Suppose a universe with similar physical laws to ours, with the major exception of gravity not existing as we know it, with an analogous force (hereafter called gravity for simplicity) acting as a constant acceleration to the normal vector of an unbounded plane. Given a certain amount of handwavium, a density gradient of material creates layers similar to an Earth-like planet, i.e. molten material, crust, water in some areas, and air. An additional bit of handwavium puts lights in the sky analogous to the sun. Presume an initial condition similar to early Earth, with an atmosphere produced by volcanic outgassing. Then given the appearance of life at an arbitrary point, how quickly would such life propogate outwards from that point, and how quickly would secondary developments, such as the oxygenation of the atmosphere, spread from their respective origins?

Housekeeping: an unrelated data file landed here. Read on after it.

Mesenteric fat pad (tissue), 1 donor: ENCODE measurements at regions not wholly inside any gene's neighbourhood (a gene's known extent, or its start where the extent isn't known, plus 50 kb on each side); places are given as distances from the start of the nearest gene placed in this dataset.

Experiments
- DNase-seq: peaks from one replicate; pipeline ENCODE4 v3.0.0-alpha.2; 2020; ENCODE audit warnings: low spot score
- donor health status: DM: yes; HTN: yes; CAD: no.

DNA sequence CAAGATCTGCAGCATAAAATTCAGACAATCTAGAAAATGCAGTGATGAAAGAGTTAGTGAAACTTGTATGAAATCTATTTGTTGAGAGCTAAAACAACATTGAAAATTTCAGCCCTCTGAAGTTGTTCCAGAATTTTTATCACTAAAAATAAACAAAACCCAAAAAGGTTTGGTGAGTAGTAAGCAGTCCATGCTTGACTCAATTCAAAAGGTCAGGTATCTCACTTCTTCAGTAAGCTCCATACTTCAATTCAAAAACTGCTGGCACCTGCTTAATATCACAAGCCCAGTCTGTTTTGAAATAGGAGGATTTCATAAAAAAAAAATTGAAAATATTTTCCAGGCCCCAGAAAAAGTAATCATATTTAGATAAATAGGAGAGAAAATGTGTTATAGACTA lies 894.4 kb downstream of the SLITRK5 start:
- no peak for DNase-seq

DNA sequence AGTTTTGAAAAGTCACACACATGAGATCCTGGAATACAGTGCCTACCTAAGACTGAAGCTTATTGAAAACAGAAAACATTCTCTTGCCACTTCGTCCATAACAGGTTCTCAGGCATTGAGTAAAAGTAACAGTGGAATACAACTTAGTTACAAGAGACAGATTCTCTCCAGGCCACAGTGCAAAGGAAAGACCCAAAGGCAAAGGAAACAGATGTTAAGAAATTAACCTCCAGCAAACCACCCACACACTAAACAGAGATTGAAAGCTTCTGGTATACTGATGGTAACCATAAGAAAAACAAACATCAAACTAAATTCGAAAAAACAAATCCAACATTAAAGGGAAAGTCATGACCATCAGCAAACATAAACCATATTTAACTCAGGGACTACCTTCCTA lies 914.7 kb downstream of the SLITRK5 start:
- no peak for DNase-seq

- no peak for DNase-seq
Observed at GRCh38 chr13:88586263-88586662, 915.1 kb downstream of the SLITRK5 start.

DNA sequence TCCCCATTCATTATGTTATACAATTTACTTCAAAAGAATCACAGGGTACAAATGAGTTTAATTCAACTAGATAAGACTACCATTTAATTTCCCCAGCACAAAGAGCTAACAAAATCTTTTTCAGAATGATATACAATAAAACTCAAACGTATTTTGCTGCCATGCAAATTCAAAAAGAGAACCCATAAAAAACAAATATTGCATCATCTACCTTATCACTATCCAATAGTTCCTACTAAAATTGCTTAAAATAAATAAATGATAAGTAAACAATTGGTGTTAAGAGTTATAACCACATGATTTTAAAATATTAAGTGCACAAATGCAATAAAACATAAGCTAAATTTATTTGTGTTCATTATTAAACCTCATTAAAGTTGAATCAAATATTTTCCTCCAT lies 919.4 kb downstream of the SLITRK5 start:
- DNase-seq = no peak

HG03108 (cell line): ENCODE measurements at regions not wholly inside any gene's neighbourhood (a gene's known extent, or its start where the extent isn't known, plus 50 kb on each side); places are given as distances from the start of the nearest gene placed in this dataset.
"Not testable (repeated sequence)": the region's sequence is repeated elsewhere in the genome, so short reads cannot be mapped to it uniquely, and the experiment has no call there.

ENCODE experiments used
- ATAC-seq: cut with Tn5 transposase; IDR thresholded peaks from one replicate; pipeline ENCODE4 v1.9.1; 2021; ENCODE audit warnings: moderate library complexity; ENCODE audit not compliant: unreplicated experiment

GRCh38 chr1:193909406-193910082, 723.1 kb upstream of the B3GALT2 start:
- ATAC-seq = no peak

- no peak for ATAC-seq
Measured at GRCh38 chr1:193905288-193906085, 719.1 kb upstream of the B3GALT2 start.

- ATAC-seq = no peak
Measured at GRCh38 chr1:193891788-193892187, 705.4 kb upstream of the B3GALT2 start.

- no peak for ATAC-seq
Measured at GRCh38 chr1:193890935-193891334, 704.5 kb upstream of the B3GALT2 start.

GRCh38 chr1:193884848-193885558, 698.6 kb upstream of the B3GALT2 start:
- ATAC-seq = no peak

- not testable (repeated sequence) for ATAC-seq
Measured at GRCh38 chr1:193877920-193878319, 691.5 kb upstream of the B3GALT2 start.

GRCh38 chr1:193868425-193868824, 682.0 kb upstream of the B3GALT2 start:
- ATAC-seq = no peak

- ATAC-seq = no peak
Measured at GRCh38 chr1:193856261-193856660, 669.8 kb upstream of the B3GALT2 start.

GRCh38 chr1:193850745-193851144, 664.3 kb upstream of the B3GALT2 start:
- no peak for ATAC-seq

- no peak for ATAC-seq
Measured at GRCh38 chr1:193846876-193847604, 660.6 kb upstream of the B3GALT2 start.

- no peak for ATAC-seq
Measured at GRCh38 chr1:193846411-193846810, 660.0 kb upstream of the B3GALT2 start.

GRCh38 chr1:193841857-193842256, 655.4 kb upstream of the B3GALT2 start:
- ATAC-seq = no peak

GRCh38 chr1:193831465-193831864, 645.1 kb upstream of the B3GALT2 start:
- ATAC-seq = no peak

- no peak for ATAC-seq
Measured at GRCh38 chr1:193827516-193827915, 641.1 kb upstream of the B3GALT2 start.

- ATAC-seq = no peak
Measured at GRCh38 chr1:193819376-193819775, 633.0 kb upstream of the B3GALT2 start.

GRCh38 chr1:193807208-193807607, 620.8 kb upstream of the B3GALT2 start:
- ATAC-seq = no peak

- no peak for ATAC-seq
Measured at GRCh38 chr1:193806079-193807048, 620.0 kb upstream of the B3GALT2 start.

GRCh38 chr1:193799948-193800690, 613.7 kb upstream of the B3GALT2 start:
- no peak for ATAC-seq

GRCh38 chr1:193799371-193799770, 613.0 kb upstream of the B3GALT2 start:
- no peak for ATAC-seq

EDIT: Include the following additional assumptions. Life begins in primordial oceans similar to on Earth, and that evolution proceeds similarly. Cyclonic weather patterns would not occur due to the absence of rotation, so large scale weather would dissipate more quickly. Tides would result from the same handwavium that puts lights in the sky. Temperature differences from region to region would be more dependant on prevalence of mountains than anything else, but there would still be large scale movements of air and water.
EDIT #2: Tectonic activity is similar to earth, but because of the differing geometry, plate boundaries tend to be mostly straight. Continents would still form but be more angular at their boundaries, and some extreme geography could appear (there's unlimited space for variation after all).